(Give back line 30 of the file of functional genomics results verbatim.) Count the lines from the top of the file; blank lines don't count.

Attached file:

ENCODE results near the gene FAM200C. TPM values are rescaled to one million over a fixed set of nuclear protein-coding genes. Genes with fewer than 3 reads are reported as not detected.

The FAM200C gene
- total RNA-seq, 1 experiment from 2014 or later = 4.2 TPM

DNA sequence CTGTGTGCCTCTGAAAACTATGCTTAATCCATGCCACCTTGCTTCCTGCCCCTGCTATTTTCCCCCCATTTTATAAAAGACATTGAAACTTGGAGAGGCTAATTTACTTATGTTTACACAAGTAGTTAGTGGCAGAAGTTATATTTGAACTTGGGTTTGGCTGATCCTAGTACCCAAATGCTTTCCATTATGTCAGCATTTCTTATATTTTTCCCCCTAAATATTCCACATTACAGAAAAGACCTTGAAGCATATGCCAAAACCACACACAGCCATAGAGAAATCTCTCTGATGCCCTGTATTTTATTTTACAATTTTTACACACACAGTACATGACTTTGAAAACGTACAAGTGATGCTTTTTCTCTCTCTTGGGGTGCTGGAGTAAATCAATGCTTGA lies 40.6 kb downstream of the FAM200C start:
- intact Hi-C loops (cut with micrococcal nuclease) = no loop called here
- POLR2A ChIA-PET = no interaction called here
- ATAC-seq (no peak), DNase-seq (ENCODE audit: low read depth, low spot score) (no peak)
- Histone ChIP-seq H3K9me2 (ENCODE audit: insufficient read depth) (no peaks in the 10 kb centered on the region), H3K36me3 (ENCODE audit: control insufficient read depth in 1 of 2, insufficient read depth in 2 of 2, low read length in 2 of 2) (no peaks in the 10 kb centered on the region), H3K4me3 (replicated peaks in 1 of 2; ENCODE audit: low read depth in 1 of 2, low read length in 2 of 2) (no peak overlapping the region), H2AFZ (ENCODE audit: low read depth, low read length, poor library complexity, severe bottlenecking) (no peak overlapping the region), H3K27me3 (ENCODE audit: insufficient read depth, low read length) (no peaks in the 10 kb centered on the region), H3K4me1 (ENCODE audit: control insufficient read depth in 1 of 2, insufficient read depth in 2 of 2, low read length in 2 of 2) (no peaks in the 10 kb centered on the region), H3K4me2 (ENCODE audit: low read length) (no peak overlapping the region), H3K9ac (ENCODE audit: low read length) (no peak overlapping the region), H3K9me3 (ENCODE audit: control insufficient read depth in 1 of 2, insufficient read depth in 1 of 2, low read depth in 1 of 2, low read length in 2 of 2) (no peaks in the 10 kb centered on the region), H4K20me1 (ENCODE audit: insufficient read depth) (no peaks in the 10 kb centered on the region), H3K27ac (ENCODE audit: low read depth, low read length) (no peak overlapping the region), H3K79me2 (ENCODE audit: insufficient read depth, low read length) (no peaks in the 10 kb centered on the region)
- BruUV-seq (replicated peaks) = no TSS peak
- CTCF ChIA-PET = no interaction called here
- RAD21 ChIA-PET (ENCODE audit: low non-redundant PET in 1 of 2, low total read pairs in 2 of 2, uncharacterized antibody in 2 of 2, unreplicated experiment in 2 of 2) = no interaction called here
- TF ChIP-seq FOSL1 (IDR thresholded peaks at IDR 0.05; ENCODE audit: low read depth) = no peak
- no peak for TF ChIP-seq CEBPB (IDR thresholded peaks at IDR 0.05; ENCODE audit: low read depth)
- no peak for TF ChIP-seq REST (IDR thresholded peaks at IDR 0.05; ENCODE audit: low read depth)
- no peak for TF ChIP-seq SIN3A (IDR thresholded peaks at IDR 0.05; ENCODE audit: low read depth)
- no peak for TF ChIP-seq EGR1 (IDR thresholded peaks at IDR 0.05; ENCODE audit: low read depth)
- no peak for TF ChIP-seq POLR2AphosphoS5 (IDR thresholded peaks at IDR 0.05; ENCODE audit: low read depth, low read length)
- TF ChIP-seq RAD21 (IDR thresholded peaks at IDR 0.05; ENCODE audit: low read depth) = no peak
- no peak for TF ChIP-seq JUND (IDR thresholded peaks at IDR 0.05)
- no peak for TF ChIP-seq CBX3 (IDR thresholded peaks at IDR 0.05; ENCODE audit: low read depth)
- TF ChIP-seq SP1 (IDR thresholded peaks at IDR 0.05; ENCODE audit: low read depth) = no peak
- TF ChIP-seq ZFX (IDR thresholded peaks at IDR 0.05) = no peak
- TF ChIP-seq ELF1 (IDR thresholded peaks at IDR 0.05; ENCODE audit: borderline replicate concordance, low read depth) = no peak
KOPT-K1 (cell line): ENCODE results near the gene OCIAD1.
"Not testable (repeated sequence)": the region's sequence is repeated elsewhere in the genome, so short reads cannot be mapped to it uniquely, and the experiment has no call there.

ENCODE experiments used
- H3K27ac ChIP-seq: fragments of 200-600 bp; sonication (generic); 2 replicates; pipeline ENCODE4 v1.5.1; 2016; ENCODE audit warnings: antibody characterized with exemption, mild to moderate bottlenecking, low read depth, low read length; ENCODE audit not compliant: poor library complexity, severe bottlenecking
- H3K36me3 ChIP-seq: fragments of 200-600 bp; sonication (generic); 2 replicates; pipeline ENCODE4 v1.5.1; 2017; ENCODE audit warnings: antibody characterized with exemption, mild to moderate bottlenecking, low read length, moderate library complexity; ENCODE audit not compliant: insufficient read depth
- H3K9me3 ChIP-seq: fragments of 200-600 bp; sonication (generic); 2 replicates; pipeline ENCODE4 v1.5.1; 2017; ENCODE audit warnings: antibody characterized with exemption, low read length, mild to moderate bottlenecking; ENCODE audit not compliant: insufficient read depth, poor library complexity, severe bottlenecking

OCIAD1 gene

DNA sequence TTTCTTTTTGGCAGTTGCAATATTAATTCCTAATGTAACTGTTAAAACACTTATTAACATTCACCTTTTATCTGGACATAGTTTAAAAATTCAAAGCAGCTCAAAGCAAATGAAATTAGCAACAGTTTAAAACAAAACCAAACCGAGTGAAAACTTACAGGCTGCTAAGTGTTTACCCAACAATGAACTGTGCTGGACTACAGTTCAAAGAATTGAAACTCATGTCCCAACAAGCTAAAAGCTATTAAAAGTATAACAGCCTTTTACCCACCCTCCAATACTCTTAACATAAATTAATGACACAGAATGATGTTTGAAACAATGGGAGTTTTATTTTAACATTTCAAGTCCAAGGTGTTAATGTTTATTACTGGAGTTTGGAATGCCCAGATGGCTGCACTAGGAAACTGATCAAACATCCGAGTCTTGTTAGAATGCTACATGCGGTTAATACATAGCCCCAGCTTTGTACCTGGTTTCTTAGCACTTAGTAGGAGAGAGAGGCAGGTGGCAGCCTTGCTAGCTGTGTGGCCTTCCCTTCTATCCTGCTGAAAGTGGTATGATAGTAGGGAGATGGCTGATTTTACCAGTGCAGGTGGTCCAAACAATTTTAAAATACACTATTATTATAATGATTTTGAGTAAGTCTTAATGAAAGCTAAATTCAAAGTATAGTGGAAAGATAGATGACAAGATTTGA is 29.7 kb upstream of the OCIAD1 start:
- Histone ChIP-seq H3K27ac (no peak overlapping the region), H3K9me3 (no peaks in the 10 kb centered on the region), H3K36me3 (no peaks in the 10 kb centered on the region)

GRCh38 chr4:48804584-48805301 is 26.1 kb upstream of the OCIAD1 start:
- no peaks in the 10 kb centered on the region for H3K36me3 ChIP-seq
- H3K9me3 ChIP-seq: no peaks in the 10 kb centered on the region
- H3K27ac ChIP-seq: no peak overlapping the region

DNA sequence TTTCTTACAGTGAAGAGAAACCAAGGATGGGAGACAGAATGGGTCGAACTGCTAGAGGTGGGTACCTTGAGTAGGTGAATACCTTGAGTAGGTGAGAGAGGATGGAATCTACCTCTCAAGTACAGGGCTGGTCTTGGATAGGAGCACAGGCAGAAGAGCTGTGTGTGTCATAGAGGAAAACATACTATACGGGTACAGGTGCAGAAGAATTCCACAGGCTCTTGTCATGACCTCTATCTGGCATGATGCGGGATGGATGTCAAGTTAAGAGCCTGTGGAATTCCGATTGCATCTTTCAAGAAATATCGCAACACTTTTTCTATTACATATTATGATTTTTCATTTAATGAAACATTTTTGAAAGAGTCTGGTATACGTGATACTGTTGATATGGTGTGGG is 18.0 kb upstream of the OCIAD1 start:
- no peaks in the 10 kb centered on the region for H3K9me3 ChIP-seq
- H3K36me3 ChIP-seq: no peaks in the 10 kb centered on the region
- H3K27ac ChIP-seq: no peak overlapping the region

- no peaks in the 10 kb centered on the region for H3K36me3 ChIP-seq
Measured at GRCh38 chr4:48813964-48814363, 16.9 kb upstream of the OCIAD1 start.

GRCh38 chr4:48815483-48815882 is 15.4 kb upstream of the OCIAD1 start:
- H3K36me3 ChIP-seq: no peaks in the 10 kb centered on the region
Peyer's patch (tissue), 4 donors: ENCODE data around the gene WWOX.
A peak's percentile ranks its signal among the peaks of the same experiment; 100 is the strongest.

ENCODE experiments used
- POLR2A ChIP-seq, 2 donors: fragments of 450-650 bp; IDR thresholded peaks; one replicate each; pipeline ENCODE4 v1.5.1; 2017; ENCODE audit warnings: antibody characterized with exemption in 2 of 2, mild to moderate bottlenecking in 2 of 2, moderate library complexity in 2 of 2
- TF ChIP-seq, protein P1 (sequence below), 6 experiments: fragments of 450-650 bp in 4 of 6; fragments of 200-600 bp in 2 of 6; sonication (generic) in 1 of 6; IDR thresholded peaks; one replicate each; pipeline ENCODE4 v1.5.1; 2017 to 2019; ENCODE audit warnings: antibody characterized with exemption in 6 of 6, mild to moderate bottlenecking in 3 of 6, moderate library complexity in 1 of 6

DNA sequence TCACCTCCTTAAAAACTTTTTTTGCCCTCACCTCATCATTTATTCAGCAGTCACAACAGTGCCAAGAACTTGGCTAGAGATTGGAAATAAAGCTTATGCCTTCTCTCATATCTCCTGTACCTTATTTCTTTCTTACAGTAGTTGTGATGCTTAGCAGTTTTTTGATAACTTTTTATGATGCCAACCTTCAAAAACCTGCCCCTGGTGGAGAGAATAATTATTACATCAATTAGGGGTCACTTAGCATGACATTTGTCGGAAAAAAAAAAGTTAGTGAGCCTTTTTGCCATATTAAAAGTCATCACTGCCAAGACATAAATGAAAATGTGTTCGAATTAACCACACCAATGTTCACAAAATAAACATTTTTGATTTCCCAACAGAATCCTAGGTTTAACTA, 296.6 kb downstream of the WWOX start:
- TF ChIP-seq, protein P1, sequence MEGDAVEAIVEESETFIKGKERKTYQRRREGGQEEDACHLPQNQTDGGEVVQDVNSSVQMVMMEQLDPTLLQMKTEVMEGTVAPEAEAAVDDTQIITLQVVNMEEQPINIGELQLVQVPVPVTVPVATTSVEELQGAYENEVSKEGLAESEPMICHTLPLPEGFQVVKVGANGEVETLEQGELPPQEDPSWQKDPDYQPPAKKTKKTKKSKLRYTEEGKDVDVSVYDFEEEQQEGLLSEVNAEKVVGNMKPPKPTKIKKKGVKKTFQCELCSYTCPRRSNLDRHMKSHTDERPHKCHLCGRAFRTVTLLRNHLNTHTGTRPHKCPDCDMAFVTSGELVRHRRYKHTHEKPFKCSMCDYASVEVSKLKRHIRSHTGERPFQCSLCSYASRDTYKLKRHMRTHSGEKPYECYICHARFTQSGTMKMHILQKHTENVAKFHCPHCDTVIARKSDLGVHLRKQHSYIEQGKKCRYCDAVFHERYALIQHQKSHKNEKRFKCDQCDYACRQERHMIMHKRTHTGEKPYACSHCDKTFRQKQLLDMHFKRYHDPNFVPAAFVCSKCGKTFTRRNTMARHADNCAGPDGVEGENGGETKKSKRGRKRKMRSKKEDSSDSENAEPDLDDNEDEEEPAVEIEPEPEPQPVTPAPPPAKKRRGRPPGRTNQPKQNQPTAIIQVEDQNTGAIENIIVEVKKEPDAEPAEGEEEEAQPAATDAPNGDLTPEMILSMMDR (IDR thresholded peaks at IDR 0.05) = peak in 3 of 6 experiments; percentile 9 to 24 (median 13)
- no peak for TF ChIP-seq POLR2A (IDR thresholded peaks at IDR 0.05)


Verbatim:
OCIAD1 gene